Foreign relations

Sudan has had a troubled relationship with many of its neighbours and much of the international community, owing to what is viewed as its radical Islamic stance. For much of the 1990s, UgandaKenya and Ethiopia formed an ad-hoc alliance called the “Front Line States” with support from theUnited States to check the influence of the National Islamic Front government. The Sudanese Government supported anti-Ugandan rebel groups such as the Lord’s Resistance Army (LRA). But in the early 1980s, at the time of President Gaafar Nimeiry, who took power on 25 May 1969, Sudan had a good relationship with the West. In early 1983, South Sudanese revolted against the government and formed the Sudan People’s Liberation Army (SPLA) movement. Like many other African nationalist movements, SPLA was initially tied with Cuba, Russia, and other communist states. For this reason, the Khartoum government used the links effectively to woo Western states for support in its war against the SPLA. Nevertheless, the relationship was short-lived. In 1998, the Khartoum government was sanctioned for collaborating with terrorist organizations. From the mid-1990s, Sudan gradually began to moderate its positions as a result of increased U.S. pressure following the 1998 U.S. embassy bombings, in Tanzania andKenya, and the new development of oil fields previously in rebel hands. Sudan also has a territorial dispute with Egypt over the Hala’ib Triangle. Since 2003, the foreign relations of Sudan have centred on the support for ending the Second Sudanese Civil War and condemnation of government support for militias in the war in Darfur.

Shortly after the Islamic Conservatists seized power in a coup in 1989, Sudan increasingly became a fundamentalist Islamic state. In addition, the National Islamic Front engaged in both regional and international terrorism. For example the NIF was accused of supporting Egyptian Jihad against former Egyptian president Hosni Mubarak. The assassination attempt against the Egyptian president was largely blamed on the Khartoum government. Sudan’s relation with its eastern neighbour Eritrea was very rocky for the same reason. In December 1995, Eritrea accused Khartoum of supporting its Islamic rebels. As a result, Eritrea severed ties with the Khartoum government. Other neighboring countries such as Uganda and Chad have taken the same course. Hence, the National Islamic Front ultimately stands alone in the region. In 1990s, Al Qaeda leader bin-Laden joined the regime and Sudan became a safehaven for terrorism. As the National Islamic Front regime in Khartoum gradually emerged as a real threat to the region and the world, the U.S. began to list Sudan on its list of State Sponsors of Terrorism. Before that, the Clinton administration bombed a Khartoum suspected site in 1998, known as Al-Shifa pharmaceutical factory. The U.S. thought that the place was used for chemical weapons and thought it was connected with the Al Qaeda network. According to Bob Edward, the Secretary of State Warren Christopher has added Sudan to the list of countries that sponsor terrorist in the State Department. After the US listed Sudan as a state sponsor of terrorism, the NIF decided to develop relations with Iraq, and later Iran, the two most controversial countries in the region: they were also in old with America. Accusations against the National Islam Front of Khartoum range from state sponsor terrorism to its affiliation with radical group such as Palestinian and Iranian regimes.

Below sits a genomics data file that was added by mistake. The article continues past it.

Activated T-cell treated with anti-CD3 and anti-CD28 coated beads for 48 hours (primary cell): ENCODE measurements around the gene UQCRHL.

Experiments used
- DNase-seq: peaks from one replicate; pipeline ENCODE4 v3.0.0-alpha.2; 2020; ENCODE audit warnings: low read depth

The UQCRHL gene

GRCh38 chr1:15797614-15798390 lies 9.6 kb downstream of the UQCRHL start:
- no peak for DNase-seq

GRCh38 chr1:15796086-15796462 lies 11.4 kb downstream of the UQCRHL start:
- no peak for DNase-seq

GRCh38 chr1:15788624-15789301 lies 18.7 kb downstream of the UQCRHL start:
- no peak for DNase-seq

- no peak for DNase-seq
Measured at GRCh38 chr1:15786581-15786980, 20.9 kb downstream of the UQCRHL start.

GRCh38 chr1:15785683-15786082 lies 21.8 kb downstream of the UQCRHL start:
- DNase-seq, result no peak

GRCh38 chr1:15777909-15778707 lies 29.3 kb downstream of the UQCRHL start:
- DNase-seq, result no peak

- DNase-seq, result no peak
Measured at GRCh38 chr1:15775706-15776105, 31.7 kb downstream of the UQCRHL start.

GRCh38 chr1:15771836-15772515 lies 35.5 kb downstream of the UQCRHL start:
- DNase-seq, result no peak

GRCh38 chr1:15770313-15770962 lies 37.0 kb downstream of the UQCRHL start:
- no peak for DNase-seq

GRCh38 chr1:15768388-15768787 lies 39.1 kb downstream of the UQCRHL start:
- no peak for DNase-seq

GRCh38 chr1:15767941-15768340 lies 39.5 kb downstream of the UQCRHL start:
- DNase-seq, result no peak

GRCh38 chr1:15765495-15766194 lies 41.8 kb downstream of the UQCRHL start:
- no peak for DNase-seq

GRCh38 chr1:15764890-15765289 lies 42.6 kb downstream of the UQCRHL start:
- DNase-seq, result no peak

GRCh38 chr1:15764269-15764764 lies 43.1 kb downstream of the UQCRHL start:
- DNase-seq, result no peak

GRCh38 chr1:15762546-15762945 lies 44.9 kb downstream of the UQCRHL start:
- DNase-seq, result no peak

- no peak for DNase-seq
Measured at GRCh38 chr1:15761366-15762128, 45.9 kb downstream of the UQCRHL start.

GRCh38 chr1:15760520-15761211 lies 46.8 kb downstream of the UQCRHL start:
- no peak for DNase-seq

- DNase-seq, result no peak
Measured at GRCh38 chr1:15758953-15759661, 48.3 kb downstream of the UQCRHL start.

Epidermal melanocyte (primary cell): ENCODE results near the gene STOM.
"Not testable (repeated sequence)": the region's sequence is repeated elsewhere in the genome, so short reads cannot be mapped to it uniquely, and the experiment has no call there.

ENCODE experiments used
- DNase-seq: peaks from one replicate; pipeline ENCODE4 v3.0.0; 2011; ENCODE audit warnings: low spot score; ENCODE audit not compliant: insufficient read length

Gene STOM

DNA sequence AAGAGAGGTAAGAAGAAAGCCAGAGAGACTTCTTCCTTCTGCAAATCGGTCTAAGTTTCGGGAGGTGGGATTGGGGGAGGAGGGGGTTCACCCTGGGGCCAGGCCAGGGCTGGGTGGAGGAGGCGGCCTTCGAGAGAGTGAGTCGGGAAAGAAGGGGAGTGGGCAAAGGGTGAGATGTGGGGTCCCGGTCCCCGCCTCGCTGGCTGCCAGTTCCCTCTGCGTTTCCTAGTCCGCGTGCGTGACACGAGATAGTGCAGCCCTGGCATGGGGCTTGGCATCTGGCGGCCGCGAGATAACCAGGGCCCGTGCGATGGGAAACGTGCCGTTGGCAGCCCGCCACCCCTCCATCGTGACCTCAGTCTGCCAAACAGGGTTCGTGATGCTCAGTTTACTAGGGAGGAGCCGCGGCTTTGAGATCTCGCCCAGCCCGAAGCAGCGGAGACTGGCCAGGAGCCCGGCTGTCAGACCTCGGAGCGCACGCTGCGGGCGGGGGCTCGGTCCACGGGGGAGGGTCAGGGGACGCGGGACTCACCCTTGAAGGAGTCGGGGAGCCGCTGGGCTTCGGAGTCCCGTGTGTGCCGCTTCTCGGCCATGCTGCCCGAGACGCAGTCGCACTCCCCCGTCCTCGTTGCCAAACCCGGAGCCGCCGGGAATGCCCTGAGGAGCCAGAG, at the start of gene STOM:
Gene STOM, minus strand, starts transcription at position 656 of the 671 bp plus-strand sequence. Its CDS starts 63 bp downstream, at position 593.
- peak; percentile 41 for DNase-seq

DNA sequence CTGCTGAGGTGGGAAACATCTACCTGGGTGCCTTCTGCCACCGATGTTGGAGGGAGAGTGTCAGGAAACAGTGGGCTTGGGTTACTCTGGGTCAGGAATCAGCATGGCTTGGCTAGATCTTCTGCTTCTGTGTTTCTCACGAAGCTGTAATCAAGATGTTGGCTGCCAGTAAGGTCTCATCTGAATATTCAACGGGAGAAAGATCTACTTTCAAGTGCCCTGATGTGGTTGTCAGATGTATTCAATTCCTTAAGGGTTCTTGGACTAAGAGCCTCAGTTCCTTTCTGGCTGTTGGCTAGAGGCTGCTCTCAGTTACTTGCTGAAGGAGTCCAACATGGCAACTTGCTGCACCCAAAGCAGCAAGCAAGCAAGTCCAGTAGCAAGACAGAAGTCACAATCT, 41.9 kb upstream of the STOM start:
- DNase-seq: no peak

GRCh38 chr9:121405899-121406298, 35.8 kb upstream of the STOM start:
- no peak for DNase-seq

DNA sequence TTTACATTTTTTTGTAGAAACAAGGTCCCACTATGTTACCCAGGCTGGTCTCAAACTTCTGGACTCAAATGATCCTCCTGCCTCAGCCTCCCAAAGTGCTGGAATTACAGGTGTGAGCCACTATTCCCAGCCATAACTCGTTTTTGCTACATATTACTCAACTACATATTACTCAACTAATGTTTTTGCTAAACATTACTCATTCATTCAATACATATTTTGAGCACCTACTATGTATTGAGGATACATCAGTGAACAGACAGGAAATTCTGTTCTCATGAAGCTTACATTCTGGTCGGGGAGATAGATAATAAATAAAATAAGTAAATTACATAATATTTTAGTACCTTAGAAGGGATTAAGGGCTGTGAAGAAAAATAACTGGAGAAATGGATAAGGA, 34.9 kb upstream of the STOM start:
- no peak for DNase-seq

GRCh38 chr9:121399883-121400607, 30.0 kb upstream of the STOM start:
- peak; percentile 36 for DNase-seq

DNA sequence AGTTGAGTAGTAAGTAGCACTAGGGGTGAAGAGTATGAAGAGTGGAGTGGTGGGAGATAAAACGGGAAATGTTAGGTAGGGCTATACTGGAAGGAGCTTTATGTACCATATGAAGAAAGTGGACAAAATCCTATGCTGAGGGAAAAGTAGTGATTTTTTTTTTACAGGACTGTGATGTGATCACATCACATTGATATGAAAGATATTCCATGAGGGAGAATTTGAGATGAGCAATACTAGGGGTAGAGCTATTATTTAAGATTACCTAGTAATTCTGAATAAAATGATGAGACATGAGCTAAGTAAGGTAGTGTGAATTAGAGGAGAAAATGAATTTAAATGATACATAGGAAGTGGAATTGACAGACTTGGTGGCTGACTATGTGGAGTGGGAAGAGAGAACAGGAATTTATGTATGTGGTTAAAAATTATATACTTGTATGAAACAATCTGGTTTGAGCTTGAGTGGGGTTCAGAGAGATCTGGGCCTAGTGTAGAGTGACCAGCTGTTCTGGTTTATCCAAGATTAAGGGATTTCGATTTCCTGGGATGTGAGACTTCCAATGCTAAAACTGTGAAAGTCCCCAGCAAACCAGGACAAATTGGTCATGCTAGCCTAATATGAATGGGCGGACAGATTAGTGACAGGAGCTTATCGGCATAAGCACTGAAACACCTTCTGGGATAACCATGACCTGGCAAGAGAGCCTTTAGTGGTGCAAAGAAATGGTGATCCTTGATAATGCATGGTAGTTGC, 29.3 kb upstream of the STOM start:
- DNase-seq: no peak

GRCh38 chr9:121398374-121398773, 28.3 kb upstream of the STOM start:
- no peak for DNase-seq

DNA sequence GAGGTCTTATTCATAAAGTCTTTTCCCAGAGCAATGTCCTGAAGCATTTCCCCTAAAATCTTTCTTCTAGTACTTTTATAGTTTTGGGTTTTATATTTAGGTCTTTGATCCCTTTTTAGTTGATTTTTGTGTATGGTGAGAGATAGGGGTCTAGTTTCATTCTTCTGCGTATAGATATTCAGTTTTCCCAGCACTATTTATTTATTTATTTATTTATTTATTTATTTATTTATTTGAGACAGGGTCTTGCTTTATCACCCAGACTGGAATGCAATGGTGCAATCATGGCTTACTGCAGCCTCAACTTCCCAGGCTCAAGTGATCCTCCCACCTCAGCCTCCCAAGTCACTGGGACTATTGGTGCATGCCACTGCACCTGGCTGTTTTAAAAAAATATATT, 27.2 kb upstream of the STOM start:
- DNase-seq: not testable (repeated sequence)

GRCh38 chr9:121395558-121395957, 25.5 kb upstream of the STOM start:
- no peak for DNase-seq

Sudan has extensive economic relations with China. China obtains ten percent of its oil from Sudan. According to a former Sudanese government minister, China is Sudan’s largest supplier of arms.[92]

On 23 December 2005, Sudan’s neighbour to the west, Chad, declared war on Sudan and accused the country of being the “common enemy of the nation [Chad].” This happened after the 18 December attack on Adré, which left about one hundred people dead. A statement issued by Chadian government on 23 December accused Sudanese militias of making daily raids into Chad, thereby stealing cattle, killing people and burning villages on the Chadian border. The statement went on to call for Chadians to form a patriotic front against Sudan.[75]

The Organisation of Islamic Cooperation (OIC, formerly the Organisation of the Islamic Conference) has called on Sudan and Chad to exercise self-restraint to defuse growing tensions between the two countries.[93] On 11 May 2008, Sudan announced it was cutting diplomatic relations with Chad, claiming that it was helping rebels in Darfur to attack the Sudanese capital Khartoum.[94]

On 27 December 2005, Sudan became one of the few states to recognize Moroccan sovereignty over Western Sahara.[95]

On 20 June 2006, Sudanese President Omar al-Bashir told reporters that he would not allow any UN peacekeeping force into Sudan. He denounced any such mission as “colonial forces.”[96] On 17 November 2006, UN Secretary-General Kofi Annan announced that “Sudan has agreed in principle to allow the establishment of a joint African Union and UN peacekeeping force in an effort to solve the crisis in Darfur” — but had stopped short of setting the number of troops involved. Annan speculated that this force could number 17,000.[97]

Despite this claim, no additional troops had been deployed as of late December 2006. On 31 July 2007, the UN Security Council passed Resolution 1769, authorizing the deployment of UN forces.[98] Violence continued in the region and on 15 December 2006, prosecutors at the International Criminal Court (ICC) stated they would be proceeding with cases of human-rights violations against members of the Sudanese government.[99] A Sudanese legislator was quoted as saying that Khartoum may permit UN peacekeepers to patrol Darfur in exchange for immunity from prosecution for officials charged with war crimes and crimes against humanity.

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